/ Six Nations 2014

England 29-18 Wales

Updated: Sunday, 09 Mar 2014 18:13 | Comments

Luther Burrell celebrates scoring for England, the centre's third try of this year's Six Nations Championship
Luther Burrell celebrates scoring for England, the centre's third try of this year's Six Nations Championship

Wales' bid for an unprecedented Six Nations title hat-trick effectively ended on a sobering afternoon for a team that was also dismantled by Ireland four weeks ago.

England's victory means if they beat Italy in Rome next Saturday and Ireland lose or draw away to France, Chris Robshaw's men will take the title

Scrum-half Danny Care and centre Luther Burrell scored tries during the opening 35 minutes for England, while Owen Farrell kicked 19 points, landing all seven of his shots at goal.

Only Leigh Halfpenny's accuracy - six penalties from six attempts - kept Wales interested, but they could have no complaints as England's dominance gained a rich and right reward on the scoreboard.

It was a landmark success in England coach Stuart Lancaster's two-year reign, emphatically avenging a record drubbing at Welsh hands last season, and also struck an early psychological blow ahead of the countries' World Cup 2015 pool meeting in 18 months' time.

Wales' woeful kicking strategy and tendency to concede penalties at regular intervals played into English hands, yet the hosts also possessed the game's sharpest attacking forces in Care and full-back Mike Brown.

England should arguably have won by more than they did as their impressive upward curve under Lancaster continues, but for Wales, it is back to the drawing board.

England showed one enforced change from the side that ended Ireland's Grand Slam hopes a fortnight ago, with Gloucester number eight Ben Morgan replacing ankle injury victim Billy Vunipola.

Wales, meanwhile, welcomed back fit-again British and Irish Lions centre Jonathan Davies for his first Test start since early November, with lock Jake Ball replacing Luke Charteris, who is nursing a neck problem suffered in training four days ago.

England, as if spurred on by their Millennium Stadium horror show of 12 months ago, blasted from the starting blocks and were ahead after just five minutes.

It took a superb tackle by Wales skipper Sam Warburton on his opposite number Robshaw to initially thwart England following prop David Wilson's break, but when the visitors then infringed, Care caught them napping.

Wales were asleep defensively, and no-one laid a finger on Care as he scampered over following his quick tap penalty, with Farrell's conversion making it 7-0. It was England's first try against Wales since August 2011.

Halfpenny cut the deficit through an eighth-minute penalty, but Wales should have wiped it out completely when wing George North broke free, but he ignored an unmarked Dan Lydiate outside him and kicked into touch instead.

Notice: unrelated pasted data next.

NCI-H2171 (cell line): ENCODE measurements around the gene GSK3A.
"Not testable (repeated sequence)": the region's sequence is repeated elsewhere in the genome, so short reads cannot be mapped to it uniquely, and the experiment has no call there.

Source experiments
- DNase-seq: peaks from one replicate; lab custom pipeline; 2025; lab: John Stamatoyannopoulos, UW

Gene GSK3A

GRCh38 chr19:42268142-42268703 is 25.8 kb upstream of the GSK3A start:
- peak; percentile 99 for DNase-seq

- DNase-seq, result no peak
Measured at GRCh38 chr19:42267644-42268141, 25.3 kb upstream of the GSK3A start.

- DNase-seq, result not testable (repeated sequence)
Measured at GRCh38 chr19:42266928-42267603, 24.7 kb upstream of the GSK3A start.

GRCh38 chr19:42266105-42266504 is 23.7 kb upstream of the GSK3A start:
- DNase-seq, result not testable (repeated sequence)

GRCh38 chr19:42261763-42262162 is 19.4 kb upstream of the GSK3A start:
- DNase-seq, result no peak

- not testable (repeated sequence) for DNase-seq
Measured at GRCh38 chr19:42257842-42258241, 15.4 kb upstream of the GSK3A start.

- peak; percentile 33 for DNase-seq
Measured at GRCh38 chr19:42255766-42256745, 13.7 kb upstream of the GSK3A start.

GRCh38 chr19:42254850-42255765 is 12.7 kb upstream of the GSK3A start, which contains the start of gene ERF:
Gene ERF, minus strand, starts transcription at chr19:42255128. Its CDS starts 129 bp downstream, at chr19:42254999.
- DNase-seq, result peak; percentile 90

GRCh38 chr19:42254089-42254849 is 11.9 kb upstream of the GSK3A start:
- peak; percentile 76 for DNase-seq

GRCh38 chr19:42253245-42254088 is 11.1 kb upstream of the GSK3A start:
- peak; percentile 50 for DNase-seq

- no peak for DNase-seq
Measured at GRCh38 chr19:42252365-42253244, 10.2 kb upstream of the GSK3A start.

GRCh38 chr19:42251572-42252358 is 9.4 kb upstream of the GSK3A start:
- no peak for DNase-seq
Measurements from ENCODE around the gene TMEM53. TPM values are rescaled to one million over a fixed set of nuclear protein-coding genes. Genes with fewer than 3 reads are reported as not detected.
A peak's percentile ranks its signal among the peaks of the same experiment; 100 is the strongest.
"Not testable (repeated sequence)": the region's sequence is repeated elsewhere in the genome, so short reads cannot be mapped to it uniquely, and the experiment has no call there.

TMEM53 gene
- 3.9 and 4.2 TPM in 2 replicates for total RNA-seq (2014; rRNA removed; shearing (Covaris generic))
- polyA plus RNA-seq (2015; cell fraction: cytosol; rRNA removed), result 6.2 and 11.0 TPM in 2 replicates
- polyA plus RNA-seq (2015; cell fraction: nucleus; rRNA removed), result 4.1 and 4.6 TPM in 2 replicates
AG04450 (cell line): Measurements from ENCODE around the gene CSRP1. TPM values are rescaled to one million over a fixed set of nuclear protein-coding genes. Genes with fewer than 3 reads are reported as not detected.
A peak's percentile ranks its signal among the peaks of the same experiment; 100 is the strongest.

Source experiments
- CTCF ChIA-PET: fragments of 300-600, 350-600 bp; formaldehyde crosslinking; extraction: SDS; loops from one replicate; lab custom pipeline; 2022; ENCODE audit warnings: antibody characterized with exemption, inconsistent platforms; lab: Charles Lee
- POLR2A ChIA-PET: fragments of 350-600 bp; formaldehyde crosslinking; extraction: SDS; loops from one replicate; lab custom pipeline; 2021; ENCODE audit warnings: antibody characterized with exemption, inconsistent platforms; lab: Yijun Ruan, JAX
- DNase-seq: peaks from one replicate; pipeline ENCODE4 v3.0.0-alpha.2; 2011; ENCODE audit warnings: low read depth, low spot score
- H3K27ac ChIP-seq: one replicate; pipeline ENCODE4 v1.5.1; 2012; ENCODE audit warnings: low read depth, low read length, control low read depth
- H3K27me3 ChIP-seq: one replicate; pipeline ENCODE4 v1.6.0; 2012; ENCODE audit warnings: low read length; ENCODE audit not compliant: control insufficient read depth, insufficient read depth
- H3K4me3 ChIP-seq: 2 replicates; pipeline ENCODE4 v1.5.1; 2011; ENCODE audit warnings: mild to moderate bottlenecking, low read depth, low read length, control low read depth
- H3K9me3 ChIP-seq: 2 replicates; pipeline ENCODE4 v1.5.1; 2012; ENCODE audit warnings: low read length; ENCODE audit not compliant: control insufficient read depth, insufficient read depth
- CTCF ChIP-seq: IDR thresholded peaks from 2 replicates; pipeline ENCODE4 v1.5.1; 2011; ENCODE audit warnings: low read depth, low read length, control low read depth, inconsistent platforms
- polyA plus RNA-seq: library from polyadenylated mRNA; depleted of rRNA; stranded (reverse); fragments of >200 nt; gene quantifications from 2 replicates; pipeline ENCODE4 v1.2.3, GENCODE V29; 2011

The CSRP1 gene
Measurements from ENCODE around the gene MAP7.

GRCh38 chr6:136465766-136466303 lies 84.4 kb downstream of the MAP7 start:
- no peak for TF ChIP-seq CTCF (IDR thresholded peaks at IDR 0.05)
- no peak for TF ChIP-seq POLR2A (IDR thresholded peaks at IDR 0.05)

It was a dreadful option by North, and England regained a seven-point advantage after Wales conceded a scrum penalty with Farrell punishing them from 40 metres out.

Although Halfpenny maintained his 100% accuracy by kicking a third penalty, this time from halfway, Wales then imploded after a lineout inside their own ’22.

Hooker Richard Hibbard's off-target throw gave England an attacking opportunity, and they ruthlessly punished Wales when centre Billy Twelvetrees's superbly-placed kick was gathered by Burrell for his third try in four Six Nations games this season.

Farrell effortlessly landed the touchline conversion, before Wales were again indebted to Halfpenny, whose fourth successful penalty made it 20-12 and at least retained a glimmer of hope for the misfiring visitors that they could turn around a game England had dominated.

And that optimism increased on the stroke of half-time when Halfpenny landed another long-range strike after England wing Jonny May was harshly penalised for a challenge on Jamie Roberts in the air.

Given how much England had dominated, Wales still trooped off just five points adrift in a game that had shades of their 1999 victory over England at Wembley. On that occasion Wales were outplayed for 40 minutes, but Neil Jenkins's boot kept them in it and they went on to win.

Wales needed a strong third quarter, yet it went England's way as two further Farrell penalties opened up an 11-point advantage and the visitors had prop Gethin Jenkins sin-binned for a second successive match.

Referee Romain Poite's patience with the scrum finally snapped, and Jenkins, who was equalling Stephen Jones' Wales cap record of 104, spent 10 minutes on the sidelines.

Another Halfpenny penalty - his sixth - clawed Wales back to 26-18 behind, before Farrell closed the game out with his fifth successful strike, and Burrell was narrowly denied his second try after his foot brushed the touchline following a scintillating England move.

England v Wales: As it happened

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